Group counseling can be an effective way to address student needs. And the best part is, you can work with 8 students as a group instead of spending 15 minutes with each of them one-on-one about the same topic. Students learn from each other, but group dynamics can be tricky. Not all students and not all student issues are appropriate for group work. This class walks you through the whole process from identifying students to closing in the last session.

Other classes you might take are: classroom management, school counseling program development, action research, crisis management, characteristics of disabilities, ethics, counseling gifted students, or research and statistics in education.

What to Look For in an Online Program

When choosing an online school counseling program there are a few factors you need to take into consideration.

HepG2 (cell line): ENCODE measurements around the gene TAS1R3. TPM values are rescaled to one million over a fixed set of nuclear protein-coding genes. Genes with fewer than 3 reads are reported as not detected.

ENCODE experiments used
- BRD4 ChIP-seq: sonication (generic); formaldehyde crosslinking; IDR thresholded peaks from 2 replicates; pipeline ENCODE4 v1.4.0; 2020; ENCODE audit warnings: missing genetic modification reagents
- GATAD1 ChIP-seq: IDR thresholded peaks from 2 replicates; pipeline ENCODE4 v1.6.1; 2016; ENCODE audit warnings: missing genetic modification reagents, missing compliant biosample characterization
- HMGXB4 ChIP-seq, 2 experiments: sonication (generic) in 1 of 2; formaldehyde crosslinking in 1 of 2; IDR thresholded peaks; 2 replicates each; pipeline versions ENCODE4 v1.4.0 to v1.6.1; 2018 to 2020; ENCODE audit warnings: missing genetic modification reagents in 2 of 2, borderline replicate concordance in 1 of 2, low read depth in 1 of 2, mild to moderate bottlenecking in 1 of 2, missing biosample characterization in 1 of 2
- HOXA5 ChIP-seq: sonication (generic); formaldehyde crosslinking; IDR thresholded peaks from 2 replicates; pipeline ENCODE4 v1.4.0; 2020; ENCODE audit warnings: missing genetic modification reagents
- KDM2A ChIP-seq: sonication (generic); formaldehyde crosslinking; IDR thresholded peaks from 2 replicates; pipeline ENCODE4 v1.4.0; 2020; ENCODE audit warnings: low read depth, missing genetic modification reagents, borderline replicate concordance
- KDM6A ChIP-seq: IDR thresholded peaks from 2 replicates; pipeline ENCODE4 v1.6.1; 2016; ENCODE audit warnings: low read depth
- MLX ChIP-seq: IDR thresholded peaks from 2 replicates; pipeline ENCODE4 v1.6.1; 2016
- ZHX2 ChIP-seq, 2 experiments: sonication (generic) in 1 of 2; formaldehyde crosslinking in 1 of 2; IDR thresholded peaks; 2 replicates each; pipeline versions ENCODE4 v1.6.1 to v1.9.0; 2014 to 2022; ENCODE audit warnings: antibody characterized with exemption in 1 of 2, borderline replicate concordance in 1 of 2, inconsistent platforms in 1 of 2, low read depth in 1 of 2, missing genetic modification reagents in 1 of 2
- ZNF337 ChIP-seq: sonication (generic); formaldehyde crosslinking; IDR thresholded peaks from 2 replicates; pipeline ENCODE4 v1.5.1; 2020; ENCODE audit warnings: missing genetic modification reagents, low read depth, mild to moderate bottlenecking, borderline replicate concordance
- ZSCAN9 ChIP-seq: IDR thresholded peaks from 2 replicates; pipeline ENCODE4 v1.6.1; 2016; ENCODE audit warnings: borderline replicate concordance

Always, always, always make sure your program is accredited. The education world has strict standards, and spending your time and money on a program that is not accredited will do you no good.

The best school counseling programs will be CACREP accredited. You know you’ll be receiving a high standard of education and going through a great program if it’s CACREP accredited.

Program Requirements

Each program might vary slightly in the number of credits they require for graduation. The number of credits might be dictated by the accrediting board or the state.

Similarly to the variance in credit hours, the number of internship hours required can also vary depending on the program. Make sure you know what you’re getting yourself into. You might not be able to work full time while getting your Master’s–is that okay with you?

Contact Time